Tyres are a vital part of your automobile, which help to keep it on the road and heading in the correct direction. Modern tyres are safer and have a longer life than the tyres of yesteryear. However, some myths surrounding the car tyre still persist. Below we look at some common car tyre myths which could be putting you in danger.
Myth: If you can see the tread, the tyre is safe to drive on
The tread on a tyre is designed to ensure maximum contact between your car and the road by dispersing water. Australian law requires that there is at least 1.5mm of tread on a tyre for it to be deemed road worthy. If you drive on tyres with less tread than this, there is a chance you will lose control of the car in wet conditions and suffer an accident.
Myth: If you replace two tyres, the new ones should be placed on the front wheels.
Your front and rear tyres perform different functions. The tyres which are on the drive wheels will tend to wear down faster than the non-drive tyres. However,it doesn't matter if your car is a rear, front or four-wheel drive, you should fit new tyres to the rear wheels. The rear wheels require tyres with good tread in order to maintain your car's traction, stability, steering, braking.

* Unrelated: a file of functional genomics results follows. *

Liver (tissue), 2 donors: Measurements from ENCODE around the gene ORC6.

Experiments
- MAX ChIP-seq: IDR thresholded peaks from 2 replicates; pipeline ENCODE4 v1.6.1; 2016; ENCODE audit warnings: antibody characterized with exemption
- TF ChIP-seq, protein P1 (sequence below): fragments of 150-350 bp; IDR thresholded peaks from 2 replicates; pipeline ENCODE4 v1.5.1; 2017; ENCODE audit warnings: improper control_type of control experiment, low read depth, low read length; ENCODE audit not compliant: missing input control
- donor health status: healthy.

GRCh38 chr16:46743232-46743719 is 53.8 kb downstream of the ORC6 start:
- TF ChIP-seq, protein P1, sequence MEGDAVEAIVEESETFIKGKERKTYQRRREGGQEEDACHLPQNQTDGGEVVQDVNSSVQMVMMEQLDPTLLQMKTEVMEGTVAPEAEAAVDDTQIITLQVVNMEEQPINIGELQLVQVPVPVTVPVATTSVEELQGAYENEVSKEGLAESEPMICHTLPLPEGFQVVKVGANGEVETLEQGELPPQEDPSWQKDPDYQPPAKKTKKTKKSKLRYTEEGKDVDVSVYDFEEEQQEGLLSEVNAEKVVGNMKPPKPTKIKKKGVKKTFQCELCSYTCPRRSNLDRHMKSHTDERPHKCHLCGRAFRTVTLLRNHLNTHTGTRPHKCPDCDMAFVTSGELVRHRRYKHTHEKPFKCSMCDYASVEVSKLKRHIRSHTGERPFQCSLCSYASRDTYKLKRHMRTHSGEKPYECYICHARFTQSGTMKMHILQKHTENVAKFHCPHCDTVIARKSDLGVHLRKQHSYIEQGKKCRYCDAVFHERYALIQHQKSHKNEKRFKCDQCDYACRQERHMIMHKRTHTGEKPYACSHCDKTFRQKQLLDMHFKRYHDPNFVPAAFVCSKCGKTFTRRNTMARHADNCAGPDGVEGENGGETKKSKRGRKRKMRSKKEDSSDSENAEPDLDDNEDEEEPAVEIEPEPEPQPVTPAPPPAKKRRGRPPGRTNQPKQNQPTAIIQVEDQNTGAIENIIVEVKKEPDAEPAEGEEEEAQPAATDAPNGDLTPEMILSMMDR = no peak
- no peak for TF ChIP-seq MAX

Myth: You only need to check the pressure if the tyre looks flat
With use, the air pressure in your tyres will gradually decrease. Often this loss of tyre pressure is invisible to the naked eye, so you should check your tyre pressure on a regular basis. When checking the pressure, make sure the tyre is cold and use a professional pressure gauge at a petrol or service station. The manufacturer of the car should list the minimum required tyre pressure in the vehicle handbook. By inflating your tyres to the recommended pressure, you can be certain that they will offer high levels of safety, fuel efficiency and handling.
Myth: Any under-inflated tyres will provide better traction
While it is true that under-inflated tyres have a larger contact area with the road, under-inflation can also cause additional stress on the casing of the tyre. This can reduce the performance and lifespan of the tyre and lead to increased fuel consumption.
If you are concerned about the condition of your tyres, you should book your car in for a service.Share